Security is a major issue for most corporations these days, and compliance is a critical component of security as well as a complex issue in its own right. We asked several leaders in the industry some questions about what organizations are doing right, what they can do better, and what they are not doing at all.

by Nancy Van Elsacker, TOPdesk

Virtually every day organizations seek ways to provide better customer support by having departments collaborate more closely. A common complaint is that employees have trouble working together with colleagues from other departments because it almost feels like they’re speaking different languages. This is exactly the kind of problem a shared service management model can help with. Realizing more intensive collaboration is the first step toward more professional services. This is not only good for the customer, but it benefits your employees as well. Thus, the following are several examples to show how organizations navigated the path to more intensive collaboration and the benefits they enjoyed.

by Andy Jones, Xerox

Financial institutions like banks and insurance companies collect, store and transmit an incredible amount of customer personal information, including social security numbers, account numbers and transaction history. This makes them a ripe target for theft and fraudulent activity. According to Gemalto, a leader in digital security, more than 1 billion data records were breached last year alone. 60 Minutes correspondent Bill Whitaker went so far as to deem 2014 “the year of the data breach.”

by Hiro Imamura, Canon U.S.A.

Throughout a regular business day, a vast amount of confidential business information circulates around an organization, from desk to desk and inbox to inbox. As employees carry out their daily tasks, transporting data in the form of both paper and electronic documents, it raises the question: How can we be sure this information ends up in the right hands?

by Paul Hampton, Alfresco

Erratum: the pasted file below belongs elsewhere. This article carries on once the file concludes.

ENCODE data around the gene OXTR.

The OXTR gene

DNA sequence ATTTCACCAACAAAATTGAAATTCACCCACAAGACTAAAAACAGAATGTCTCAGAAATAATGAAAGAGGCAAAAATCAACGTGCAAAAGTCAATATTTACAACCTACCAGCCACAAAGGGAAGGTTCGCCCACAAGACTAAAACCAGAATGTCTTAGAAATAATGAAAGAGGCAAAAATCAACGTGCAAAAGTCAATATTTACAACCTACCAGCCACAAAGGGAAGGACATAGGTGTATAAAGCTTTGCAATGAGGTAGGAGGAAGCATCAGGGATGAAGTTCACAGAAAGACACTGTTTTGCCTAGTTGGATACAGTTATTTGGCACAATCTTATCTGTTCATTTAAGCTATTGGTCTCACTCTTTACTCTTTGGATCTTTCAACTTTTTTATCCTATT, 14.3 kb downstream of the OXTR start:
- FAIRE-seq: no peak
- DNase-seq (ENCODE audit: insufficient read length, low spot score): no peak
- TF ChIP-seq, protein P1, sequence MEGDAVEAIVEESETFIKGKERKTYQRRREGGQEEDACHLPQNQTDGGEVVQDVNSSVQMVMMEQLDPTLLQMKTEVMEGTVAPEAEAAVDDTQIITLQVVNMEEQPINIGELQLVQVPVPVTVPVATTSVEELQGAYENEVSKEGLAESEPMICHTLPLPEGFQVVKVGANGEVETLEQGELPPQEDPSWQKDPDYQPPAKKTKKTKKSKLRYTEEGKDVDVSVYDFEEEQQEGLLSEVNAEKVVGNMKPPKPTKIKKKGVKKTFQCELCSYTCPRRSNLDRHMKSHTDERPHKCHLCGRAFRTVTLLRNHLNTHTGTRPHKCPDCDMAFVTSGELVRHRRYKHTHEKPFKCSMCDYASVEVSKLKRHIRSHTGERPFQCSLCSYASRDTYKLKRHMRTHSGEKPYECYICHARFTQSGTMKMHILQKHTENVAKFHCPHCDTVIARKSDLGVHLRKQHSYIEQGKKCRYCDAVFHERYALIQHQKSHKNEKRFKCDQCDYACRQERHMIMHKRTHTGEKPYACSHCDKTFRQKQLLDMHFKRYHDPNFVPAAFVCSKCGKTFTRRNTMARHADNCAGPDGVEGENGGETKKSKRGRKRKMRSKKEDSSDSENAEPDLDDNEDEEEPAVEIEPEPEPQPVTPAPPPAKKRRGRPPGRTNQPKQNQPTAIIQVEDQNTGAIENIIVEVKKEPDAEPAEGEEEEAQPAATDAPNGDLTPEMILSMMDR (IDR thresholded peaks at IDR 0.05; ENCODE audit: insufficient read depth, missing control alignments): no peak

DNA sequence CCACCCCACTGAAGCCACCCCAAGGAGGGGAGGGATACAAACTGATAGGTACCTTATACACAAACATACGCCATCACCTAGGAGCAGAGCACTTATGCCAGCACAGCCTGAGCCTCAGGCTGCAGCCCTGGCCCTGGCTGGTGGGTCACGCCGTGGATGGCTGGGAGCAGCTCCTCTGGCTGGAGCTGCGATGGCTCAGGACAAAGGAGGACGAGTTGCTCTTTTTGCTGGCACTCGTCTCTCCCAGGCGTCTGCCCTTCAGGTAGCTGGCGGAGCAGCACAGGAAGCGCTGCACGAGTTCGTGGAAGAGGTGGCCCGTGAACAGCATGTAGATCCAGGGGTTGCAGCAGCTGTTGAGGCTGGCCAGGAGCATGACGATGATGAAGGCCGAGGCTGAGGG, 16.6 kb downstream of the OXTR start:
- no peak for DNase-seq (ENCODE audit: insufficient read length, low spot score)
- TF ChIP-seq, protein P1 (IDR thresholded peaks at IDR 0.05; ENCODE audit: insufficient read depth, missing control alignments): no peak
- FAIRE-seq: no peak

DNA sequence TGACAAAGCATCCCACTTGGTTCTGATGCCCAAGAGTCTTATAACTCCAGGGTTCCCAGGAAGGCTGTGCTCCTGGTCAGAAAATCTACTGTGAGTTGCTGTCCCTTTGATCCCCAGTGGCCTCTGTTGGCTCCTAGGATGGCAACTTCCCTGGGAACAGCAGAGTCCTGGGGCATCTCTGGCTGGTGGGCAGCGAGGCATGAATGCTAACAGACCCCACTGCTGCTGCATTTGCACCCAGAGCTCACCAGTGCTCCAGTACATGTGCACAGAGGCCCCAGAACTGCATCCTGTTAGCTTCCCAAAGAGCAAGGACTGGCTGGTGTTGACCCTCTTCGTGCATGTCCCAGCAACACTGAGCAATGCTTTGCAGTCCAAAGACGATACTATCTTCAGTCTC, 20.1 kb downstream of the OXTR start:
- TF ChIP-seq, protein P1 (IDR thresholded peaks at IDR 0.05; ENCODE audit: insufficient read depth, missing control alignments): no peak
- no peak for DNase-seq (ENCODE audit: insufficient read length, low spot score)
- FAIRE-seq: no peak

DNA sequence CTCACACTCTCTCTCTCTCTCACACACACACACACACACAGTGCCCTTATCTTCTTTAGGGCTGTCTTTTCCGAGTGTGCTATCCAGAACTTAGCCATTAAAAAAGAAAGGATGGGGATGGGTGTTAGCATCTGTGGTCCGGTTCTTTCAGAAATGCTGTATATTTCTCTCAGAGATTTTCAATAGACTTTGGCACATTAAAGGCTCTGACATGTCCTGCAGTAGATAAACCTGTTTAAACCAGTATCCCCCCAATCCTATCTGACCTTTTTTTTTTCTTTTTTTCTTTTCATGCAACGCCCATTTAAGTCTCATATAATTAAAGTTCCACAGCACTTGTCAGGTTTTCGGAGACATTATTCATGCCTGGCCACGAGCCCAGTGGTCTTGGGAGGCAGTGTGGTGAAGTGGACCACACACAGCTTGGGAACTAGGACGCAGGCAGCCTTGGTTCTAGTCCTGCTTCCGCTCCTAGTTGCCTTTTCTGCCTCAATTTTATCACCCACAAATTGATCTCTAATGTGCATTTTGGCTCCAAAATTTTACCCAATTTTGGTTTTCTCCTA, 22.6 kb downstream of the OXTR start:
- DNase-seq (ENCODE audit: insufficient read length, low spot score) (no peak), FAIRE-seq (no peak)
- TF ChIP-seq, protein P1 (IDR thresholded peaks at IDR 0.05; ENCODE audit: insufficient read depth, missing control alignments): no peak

Businesses are increasingly concerned about compliance due to the myriad standards, agreements, regulations, legislation and mandates governing their industries. But compliance is simply a ticking of a box. Software standards met – check. Licensing agreement honored — check. Records management mandate met – check.

by Joanne E. Novak, Konica Minolta

Business processing problems come in all shapes and sizes. Accounts Payable and Claims Processing is looking to go paperless for automated, streamlined workflows. Human Resources and Contract managers are looking for collaboration tools for version control and tracking. Meanwhile, everyone is afraid of external and internal security breaches or being non-compliant for audits and meeting regulatory requirements. Whether it’s business intelligence or confidential patient information, your management and safeguarding of content is critical without compromising information accessibility. 

by Kevin Craine

It has happened over and over this year, and the year before that — data breaches of major companies and institutions. The most recent headline-maker was Experian, one of the largest data brokers and credit agencies in the world, hacked by cyber-thieves who gained access to approximately 15 million customer accounts. Among them were customers of cellular company T-Mobile who had applied for Experian credit checks and may have had their private financial information exposed.

by Patricia Ames

Workflow magazine attended Tigerpaw Software’s 2015 Partner Conference in late October, where we had the opportunity to interview the wonderfully unpretentious CEO, James Foxall. At the event, Tigerpaw announced the launch of its new all-inclusive Software-as-a Service (SaaS) product, Tigerpaw One, a rethinking of the their established Professional Services Automation (PSA) tool. We delved a little deeper and discussed Ouija boards, recurring revenue streams and Foxall’s big gamble. Join me in the SpeakEasy.